I have of late been asked to see what I could do about some holes in some vintage sweaters. A vintage clothing dealer friend has an amazing personal collection of vintage sweaters and frequently these are found with moth holes and other damage. This particular sweater that I recently worked on had a variety of issues. Whoever wore this one apparently enjoyed wearing it sans t-shirt, and it is a great poster child for how lethal perspiration can be on fabrics and yarn. Not only did this guy’s sweat discolor the yarn but it also ate through it, causing the fibers to totally disintegrate.
When I first started repairing knits, I was using the kitchener stitch to recreate stockinette stitch, but I found that it wasn’t useful if the hole was large and the stitches had dropped down more than 1 or 2 rows, which was most of the time. If I used kitchener on larger holes, the tension, which is difficult to equalize to begin with, would be all wrong, causing the fabric to pucker or otherwise look really wonky.
So after a bit of research on the internets, I discovered some graphics of swiss darning. In this method, a thin thread is used to loosely join the intact stitches the edges of the hole, resulting in long, somewhat taut threads that you can use as a foundation to rebuild multiple rows of unraveled stitching.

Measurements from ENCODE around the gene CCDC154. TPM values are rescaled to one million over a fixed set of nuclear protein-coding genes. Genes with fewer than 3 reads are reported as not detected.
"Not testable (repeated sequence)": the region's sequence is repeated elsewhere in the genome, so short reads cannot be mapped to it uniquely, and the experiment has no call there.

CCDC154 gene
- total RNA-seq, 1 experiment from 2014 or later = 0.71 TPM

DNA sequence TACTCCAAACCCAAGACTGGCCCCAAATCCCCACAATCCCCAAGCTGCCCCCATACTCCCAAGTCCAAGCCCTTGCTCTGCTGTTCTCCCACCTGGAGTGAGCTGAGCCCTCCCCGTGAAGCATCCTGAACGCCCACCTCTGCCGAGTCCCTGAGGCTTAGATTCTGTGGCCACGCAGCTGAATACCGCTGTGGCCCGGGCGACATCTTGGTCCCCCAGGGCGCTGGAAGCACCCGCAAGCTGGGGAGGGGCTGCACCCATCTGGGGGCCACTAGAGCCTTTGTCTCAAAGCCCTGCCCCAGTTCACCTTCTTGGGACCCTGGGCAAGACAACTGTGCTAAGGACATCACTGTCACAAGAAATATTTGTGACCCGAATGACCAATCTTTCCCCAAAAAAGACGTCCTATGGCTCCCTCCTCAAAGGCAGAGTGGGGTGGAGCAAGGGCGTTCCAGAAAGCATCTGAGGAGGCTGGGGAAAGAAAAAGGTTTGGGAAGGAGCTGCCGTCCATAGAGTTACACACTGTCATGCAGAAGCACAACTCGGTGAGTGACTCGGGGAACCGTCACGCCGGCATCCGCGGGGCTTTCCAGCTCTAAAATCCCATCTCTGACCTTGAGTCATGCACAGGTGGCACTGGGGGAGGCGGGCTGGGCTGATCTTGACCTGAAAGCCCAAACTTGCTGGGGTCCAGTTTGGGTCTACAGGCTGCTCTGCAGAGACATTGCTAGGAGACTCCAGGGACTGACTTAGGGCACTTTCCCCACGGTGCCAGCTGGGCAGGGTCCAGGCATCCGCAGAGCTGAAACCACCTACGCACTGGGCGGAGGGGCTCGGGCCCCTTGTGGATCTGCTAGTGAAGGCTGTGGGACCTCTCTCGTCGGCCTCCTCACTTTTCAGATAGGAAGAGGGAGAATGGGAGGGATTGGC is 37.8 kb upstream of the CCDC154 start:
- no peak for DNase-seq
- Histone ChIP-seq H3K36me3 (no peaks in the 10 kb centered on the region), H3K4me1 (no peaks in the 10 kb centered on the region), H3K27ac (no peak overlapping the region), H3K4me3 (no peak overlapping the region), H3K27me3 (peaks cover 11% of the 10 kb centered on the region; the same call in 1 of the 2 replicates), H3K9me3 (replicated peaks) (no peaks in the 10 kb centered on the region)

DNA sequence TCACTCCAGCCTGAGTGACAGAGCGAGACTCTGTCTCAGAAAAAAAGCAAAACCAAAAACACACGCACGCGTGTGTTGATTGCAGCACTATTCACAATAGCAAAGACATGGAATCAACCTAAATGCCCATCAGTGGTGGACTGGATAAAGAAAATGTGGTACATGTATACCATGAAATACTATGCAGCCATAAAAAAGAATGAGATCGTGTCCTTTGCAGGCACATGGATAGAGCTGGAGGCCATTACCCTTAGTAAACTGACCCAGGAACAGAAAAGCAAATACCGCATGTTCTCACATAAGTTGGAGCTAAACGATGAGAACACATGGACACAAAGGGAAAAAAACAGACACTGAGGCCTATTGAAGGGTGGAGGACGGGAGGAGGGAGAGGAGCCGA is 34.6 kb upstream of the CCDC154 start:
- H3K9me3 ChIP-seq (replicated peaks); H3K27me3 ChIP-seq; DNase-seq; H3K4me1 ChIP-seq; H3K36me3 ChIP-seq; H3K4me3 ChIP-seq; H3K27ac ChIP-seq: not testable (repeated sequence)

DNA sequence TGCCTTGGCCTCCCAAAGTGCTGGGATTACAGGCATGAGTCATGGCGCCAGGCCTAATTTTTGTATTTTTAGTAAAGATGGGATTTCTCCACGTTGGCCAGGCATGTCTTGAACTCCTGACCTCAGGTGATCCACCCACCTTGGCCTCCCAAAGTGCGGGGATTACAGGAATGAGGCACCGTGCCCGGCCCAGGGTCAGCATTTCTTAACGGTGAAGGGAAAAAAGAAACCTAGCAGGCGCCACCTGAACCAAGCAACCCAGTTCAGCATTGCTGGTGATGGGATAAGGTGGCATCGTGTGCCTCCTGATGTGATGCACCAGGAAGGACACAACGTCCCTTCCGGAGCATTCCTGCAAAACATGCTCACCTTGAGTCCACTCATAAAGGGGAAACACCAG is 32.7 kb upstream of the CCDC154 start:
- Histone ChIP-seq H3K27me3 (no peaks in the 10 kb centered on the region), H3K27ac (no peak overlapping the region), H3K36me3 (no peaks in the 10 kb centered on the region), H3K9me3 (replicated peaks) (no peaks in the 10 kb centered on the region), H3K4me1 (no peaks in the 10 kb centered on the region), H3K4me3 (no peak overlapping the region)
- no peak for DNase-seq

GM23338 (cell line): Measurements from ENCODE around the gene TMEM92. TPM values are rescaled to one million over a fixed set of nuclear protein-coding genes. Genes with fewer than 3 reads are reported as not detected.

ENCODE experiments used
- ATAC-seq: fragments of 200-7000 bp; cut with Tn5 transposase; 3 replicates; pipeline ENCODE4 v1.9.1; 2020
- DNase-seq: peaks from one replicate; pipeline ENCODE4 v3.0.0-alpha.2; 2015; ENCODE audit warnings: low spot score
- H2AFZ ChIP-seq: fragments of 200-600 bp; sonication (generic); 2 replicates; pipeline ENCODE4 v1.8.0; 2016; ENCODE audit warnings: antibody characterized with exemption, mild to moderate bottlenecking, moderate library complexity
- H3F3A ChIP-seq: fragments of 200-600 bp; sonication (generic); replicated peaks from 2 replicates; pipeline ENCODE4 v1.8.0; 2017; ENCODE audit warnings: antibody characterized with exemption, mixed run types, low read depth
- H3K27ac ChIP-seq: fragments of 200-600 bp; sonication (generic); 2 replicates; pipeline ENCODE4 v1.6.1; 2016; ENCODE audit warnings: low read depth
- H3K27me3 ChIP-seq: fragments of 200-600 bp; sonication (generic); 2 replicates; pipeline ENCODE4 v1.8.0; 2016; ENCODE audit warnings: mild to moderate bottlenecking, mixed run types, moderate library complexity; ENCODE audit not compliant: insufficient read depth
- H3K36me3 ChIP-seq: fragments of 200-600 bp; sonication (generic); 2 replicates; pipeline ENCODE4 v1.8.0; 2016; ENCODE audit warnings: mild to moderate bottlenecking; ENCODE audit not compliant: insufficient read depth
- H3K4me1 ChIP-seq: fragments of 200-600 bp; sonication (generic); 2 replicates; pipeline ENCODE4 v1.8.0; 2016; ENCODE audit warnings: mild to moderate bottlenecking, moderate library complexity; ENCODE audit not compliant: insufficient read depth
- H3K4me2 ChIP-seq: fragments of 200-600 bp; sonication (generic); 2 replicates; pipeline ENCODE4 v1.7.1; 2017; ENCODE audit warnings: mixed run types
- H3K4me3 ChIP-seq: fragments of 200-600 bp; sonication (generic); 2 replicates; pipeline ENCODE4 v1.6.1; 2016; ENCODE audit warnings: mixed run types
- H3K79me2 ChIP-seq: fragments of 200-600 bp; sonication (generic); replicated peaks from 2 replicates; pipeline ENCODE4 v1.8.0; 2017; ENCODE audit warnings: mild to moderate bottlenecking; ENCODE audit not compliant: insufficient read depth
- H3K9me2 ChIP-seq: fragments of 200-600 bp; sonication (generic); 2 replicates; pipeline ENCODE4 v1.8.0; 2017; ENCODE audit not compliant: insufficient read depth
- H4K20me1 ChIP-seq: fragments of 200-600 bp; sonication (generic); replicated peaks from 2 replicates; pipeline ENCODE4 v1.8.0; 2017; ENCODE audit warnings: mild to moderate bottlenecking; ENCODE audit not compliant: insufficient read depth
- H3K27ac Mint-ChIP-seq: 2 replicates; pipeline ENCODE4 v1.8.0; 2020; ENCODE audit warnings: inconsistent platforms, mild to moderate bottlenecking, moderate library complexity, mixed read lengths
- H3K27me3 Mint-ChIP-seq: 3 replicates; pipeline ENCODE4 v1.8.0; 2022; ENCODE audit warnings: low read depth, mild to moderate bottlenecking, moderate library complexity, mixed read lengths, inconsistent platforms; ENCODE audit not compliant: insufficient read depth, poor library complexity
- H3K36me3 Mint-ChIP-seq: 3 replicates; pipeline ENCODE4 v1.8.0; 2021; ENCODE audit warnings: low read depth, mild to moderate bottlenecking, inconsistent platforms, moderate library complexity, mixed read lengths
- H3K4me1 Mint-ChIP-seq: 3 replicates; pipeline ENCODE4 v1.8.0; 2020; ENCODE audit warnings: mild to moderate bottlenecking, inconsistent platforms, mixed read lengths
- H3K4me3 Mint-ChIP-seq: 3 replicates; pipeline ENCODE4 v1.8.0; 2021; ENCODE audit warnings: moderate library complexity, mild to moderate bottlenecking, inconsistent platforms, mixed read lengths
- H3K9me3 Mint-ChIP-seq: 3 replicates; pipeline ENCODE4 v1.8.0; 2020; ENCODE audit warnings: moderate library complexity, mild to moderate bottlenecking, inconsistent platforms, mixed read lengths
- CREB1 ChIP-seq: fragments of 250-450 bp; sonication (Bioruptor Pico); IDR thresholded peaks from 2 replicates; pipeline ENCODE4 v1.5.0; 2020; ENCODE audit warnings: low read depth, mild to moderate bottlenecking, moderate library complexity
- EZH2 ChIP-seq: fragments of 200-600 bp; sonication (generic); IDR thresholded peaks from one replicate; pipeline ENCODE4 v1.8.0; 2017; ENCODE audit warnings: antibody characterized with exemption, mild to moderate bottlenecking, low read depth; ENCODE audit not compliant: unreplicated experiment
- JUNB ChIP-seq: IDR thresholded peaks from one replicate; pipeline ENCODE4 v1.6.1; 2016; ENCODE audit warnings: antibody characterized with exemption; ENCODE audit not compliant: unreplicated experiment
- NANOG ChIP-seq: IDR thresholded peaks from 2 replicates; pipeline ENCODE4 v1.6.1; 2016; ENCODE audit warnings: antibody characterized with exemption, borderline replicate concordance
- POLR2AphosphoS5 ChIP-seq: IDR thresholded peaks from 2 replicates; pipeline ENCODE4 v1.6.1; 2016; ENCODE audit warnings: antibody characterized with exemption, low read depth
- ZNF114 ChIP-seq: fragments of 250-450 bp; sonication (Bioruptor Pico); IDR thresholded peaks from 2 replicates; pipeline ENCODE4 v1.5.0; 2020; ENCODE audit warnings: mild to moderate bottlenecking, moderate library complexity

It should be noted that this process is a huge pain in the ass. It’s slow and fussy with lots of trial and error. You need plenty of light, the proper tools, excellent vision, and lots of patience.
But it’s so worth it when you get to save gorgeous vintage sweaters!
On a side note, it was really difficult to photograph this sweater. Maybe because it’s red? The discoloration came out looking extremely saturated both in natural and artificial lights. Anyone know why?
Photographic issues aside now, check out some other vintage sweaters now, like these from datedvintagestyle. And for god’s sake, wear a t-shirt!